While I was neck-deep in dissertation stress, my Dad told me a tale about a man, an axe and a river. For the last, mad weeks of my Masters, the story was a lifebuoy, calmly bobbing in my mind while I summoned the courage, each morning, to face writing and editing, and to quell the rising panic that (despite my weeks of research and passionate drafting) I had nothing to say.
The story goes something like this,
In ancient times, there was a man engaged in building a temple. Breaking up stones, he swung his axe with such gusto that the heavy axehead flew from its wooden hilt, soared down the grassy hill and plopped into the fast-flowing river. He wrung his hands, tore at his hair and burst into tears. Rather a fuss for a burly stonemason to be making.
At this moment, the prophet happened to be walking by. Taken aback by the tradesman’s howling, the prophet asked him what the matter was. The man told him, between giant sobs, that the axe was the prized possession of a friend, loaned to him for the sacred purpose of temple-building, and now the axehead was gone forever, churned up in the wild water.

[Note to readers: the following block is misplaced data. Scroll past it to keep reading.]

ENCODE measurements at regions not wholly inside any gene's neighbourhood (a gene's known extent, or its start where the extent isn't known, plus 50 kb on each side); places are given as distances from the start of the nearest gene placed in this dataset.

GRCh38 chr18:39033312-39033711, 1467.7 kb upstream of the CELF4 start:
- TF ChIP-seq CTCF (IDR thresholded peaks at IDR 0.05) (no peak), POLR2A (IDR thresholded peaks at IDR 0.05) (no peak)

The prophet had a think, then told the man to pick up the wooden axe-handle, walk down the hill and wait by the water’s edge, holding the hilt out over the surface of the river. As the stonemason did so, the axehead floated into view, as if magnetically attracted to its other half. He was, naturally, very happy and continued with his work.
What I took from this is that creativity, particularly under pressure, is a flimsy, flyaway thing. If we lose it for a time, it’s best not to panic. Instead, wait at the place we last saw it. It was there all along. It we wait quietly for a little while in front of the laptop, notebook or sketchbook, inspiration, ideas, the ability to see, words, whatever it is that we’ve been missing, will gently rise to the surface of our minds. And we can get on with our work.
By the way, this vignette is adapted from the Bible, my Dad’s go-to book (2 Kings 6:1-7), but I think it’s useful for those of us with different, little, or no faith of the conventional kind.